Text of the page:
The Fresh Loaf

News & Information for Amateur Bakers and Artisan Bread Enthusiasts

Hamelman's Pizza dough

gavinc's picture

Hamelman's Pizza dough

Recently I tried Hamelman's pizza dough for the first time in our brick oven. Wow!

I usually go for a quick dough made from scratch a couple of hours of being used; but after this I'll never go back.

This dough begins with a stiff biga started the night before. The result was a light yet full crust with the most wonderful taste. I think I've proven that the most important component of a pizza is the crust; the toppings just finish it off. The dough was easily teased out to size and shape without tearing.

We had 8 friends for lunch so spent the afternoon making pizza accompanied by fine wines and beer.

pizza crust just inpizza crust just in

Pizza readyPizza ready

ehanner's picture

Great looking Pizza Gavin! I haven't looked at that recipe yet but it sure produced a good looking crust. Thanks for sharing.


SylviaH's picture

 Gavin,  Your pizza looks wonderful.  Your crust has a very nice color. Please send in some pictures of the bottom of your crusts, slice views of the rim and bottom "please"...and oven temp. used...any and all info is greatly appreciated...there is so much involved in making a great pizza...they look simple but they are not by far.  I was very happy see some pizza photos.  Please keep them coming...and not just of pizza everything and anything you make in your pizza oven.  I got my outdoor wood fired pizza oven last christmas and have been really enjoying making pizza.  It's a pretty large interior and I can do several pizza's or I really enjoy cooking veggies and steak or chicken and even in the morning when still hot I have done bread...usually we make the pizza just before dark and it's a little late to do bread for me as it cools down.  I have gotten so into pizza...I really haven't had time to experimanet with my other breads...there's so much involved in learning about the heat of my oven temperatures...But WOW what pizza.  My favorite is New York style.  We really like the thin crusted.  Do you prefer your dough with or without the olive oil?  I prefer with the E.V.O.O. but I like everything about pizza so today Iam preparing a dough without the oil and some with the oil.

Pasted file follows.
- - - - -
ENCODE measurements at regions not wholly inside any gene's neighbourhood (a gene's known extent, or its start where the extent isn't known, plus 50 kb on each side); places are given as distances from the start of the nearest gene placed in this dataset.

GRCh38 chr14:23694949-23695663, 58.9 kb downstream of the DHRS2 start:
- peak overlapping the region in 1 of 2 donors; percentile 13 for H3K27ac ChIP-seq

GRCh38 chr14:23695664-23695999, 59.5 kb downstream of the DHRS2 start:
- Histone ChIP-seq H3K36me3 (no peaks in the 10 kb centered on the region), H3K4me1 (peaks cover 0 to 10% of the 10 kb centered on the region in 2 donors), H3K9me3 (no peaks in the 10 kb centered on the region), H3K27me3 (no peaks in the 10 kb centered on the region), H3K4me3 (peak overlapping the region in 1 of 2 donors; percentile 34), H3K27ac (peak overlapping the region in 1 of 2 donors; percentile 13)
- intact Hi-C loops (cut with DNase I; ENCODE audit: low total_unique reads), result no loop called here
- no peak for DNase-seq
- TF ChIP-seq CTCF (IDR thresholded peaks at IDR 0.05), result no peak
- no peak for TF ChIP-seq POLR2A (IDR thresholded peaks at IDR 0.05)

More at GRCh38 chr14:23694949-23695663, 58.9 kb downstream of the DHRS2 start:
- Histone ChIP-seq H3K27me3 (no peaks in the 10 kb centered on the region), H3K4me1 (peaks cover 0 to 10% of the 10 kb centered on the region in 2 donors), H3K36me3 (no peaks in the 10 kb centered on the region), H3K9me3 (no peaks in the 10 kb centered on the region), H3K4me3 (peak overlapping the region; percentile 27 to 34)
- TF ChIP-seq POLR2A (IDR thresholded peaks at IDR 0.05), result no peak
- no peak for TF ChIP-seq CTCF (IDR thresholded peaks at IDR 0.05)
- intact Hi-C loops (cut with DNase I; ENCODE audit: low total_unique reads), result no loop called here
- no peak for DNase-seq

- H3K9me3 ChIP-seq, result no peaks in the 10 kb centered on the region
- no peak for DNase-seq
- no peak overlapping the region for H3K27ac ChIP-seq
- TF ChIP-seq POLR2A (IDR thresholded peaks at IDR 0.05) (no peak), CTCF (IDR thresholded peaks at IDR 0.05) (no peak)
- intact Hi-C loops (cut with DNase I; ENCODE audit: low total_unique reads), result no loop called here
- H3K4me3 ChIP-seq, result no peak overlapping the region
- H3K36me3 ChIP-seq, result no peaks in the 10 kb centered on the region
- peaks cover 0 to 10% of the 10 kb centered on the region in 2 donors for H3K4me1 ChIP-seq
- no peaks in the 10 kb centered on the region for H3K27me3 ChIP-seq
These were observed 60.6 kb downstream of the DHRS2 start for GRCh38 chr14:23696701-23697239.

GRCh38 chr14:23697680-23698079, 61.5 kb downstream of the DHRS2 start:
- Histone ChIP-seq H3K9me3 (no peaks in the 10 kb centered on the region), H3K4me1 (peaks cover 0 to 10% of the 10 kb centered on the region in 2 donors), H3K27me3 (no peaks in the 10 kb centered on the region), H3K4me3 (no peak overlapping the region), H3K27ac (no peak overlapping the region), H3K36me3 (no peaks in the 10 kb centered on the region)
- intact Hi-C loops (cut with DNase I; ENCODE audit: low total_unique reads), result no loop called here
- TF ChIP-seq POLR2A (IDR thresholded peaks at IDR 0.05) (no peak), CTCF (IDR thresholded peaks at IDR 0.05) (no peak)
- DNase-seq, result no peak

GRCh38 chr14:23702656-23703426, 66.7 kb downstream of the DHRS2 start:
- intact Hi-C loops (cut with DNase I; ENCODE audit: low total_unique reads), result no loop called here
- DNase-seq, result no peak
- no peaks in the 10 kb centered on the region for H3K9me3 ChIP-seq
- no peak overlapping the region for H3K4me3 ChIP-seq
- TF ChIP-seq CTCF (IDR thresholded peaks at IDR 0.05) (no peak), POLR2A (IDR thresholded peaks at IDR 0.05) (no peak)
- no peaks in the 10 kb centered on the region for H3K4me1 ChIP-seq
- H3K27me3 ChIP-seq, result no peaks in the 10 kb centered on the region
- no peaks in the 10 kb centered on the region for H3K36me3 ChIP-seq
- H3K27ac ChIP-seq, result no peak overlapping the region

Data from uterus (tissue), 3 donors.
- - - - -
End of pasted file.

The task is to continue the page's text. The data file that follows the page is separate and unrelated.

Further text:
My daughter has a fantastic pizza oven outdoor kitchen area...the whole house has been just  completed and moved into...totally over the top!  Anyways, she has these two guy from a New York style pizza resturant come and make pizza's for some large parties and I have been able to learn so much...except I just can't get it flipped into the air..yet! : )...have you tried..being able to do that is going to make a really great crust...I try to handle and shape my crust as fast as possible...these guys can do it in a matter of seconds.  My neighbor, I refer to him as ' Joe The Italian' great also,  he has a pizzeria and a woodfired oven in his backyard too...these ovens are getting so popular.

I could go on and on .... I was just so pleased to see your pizza and woodfired oven.  I haven't sent in pictures...I'm still trying to figure out my digital camera..I'm pretty ignorant when it comes to PC's and camera's..someday soon I hope to send in some photo's.

Pizza is definately all about first the crust being the most important for flavor and so many choices for texture.  I won't make pizza unless I have made my dough at least the night before...I use only oak wood for my pizza as it burns the longest, hottest and cleanest and wonderful for flavor.  What is your favorite wood for pizza?  We are so very lucky to have one of San Diego's largest wood suppliers only a couple of miles away..they have everykind of wood.  

Please keep the photos of your pizza and thanks for telling about how you liked your new crust success. Thank You, 


gavinc's picture

Sylvia – I share your enthusiasm in all things pizza and wood fired ovens. I will take some more pictures next time of the crust and put up here. I know my pizzas are cooked when I can lift one edge and the whole pizza lifts up. I started making pizzas years ago using a clay tile in our gas barbecue with reasonable success, but with the brick oven I have much more space and much higher temperatures which is important.

I have included a picture of my backyard brick oven which I built in 2005 from second hand bricks. The dome is insulated over the top so I can remove the fire and put trays of meat and vegetables. The internal diameter is 1.1 meters so there’s plenty of room. We usually finish off the day with a tray of apple crumble or similar (by that time all the neighbours have joined the festivity!). Pizza days are great fun.